The thing about growth is that’s it’s fucking painful.
If you’re trying to grow and aren’t feeling some sort of ache or pain in the pit of your stomach (or wherever your internal hurt manifests), you’re probably not doing it right.
I haven’t been blogging a lot lately because I’ve been focusing on experiencing and processing my world and the changes happening in and around me. My mind has been overwhelmed with a lot of internal and external stimuli, and I haven’t really been interested in sharing my thoughts with the world. I’ve been journaling a lot to help with processing, but that writing is mostly incoherent and messy.
I’m finding that I really miss sharing my internal growth experiences with the blogosphere, though. As an introvert who (generally speaking) writes better than she speaks, and who has a tendency to get lost in her head, I love the conversations that I can spark up in the blogosphere. I also appreciate the way I can find commonalities in my thought processes with other bloggers. I all too easily forget that feelings are universal and that everyone has gone through tough times, and exchanging stories helps me remember that. I suppose that’s why I read fiction, too (as opposed to non-fiction). Through stories, we can find the universality of the human condition–and that is both awe-inspiring and comforting.
Anywho, I’ve been experiencing a lot of internal growth lately, but I also feel like I have very few outlets for expressing that growth.
When I look back on old blog posts, I used to be incredibly open about my feelings and experiences (perhaps too open at times). I think people admired that about my writing, but I didn’t think twice about it–to me, being open was natural. I’m the type of person that needs to write or talk through my feelings and experiences to fully understand them. As an INFJ personality type, my introverted intuition and extraverted feeling make me really good at understanding other people–but I often find myself so caught up in figuring out what makes other people tick, that I forget to pay attention to myself. It’s why two of the major realizations I’ve had in the past year came from conversations with other people. I realized I was unhappy in Thailand because a friend explicitly pointed that out to me. I realized I wanted to actually pursue teaching as a career in a conversation when a teaching opportunity was suggested to me.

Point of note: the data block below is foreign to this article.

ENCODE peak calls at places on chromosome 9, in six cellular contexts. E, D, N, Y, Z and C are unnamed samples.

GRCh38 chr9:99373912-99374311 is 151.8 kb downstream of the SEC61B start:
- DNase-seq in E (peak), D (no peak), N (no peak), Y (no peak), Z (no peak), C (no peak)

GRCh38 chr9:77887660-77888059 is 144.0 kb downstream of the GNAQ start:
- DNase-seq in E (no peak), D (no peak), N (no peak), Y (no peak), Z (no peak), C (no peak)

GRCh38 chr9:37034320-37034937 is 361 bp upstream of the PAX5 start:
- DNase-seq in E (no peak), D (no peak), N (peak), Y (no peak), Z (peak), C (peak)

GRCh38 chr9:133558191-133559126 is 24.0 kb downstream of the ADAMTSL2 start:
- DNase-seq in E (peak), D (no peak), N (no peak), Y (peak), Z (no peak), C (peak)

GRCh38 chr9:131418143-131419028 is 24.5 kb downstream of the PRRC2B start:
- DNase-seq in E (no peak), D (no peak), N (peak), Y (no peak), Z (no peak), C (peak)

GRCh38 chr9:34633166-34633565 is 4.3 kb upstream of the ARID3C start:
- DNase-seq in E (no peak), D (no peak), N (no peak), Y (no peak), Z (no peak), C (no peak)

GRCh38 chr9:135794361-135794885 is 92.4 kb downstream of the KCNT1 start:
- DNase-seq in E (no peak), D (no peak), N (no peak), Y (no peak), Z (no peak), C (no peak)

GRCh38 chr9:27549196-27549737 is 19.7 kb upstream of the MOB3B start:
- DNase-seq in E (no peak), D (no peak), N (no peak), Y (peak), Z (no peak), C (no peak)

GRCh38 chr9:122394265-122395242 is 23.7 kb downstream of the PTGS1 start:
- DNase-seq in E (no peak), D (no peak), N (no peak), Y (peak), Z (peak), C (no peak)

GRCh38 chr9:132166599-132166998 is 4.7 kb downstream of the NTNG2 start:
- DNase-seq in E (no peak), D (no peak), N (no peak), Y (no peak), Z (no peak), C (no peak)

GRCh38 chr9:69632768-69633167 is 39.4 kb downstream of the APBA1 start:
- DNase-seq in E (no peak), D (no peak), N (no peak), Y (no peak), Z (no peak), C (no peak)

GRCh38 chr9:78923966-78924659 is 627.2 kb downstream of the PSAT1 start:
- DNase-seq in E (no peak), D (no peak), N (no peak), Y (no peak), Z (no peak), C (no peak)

So I write it out, I talk it out, and I usually learn something in the process.
The thing is, I’ve been actively refraining from doing these therapeutic excercise because I’ve found myself in situations in the past year where my openness wasn’t received well. In some of these situations, I would say that I jumped the gun in opening up to a person–mostly because I had been so self-absorbed that I failed to realize my relationship with the other person wasn’t at a level where they were comfortable with such forthright sharing. While these situations definitely allowed me to consider whether what I’m saying to others is mutually beneficial and worth both of our while (in other words, major learning experiences), they have still left me feeling a bit cynical about the whole process of opening up. I’ve been wondering lately–why bother with these exercises when people don’t seem to care? This mentality has spread itself to the blogosphere, where I’ve remained pretty silent about my personal life in the last few months; in other words, I unconsciously translated a few negative interactions that I had with people into a “whole world” mentality. As in: “Because a few people didn’t receive my openness well in the last year and left me feel slighted, that obviously means the whole world is going to receive my openness the same way and continue to leave me feel slighted.”
Of course, that’s not true, and such a mentality is a bit self-absorbed in its own right. That said, the human psyche is a powerful thing, and we all too often develop negative mentalities without thinking. There are nearly eight billion people in this world, and there are surely people out Continue reading “On Growth and Pain and Being Open”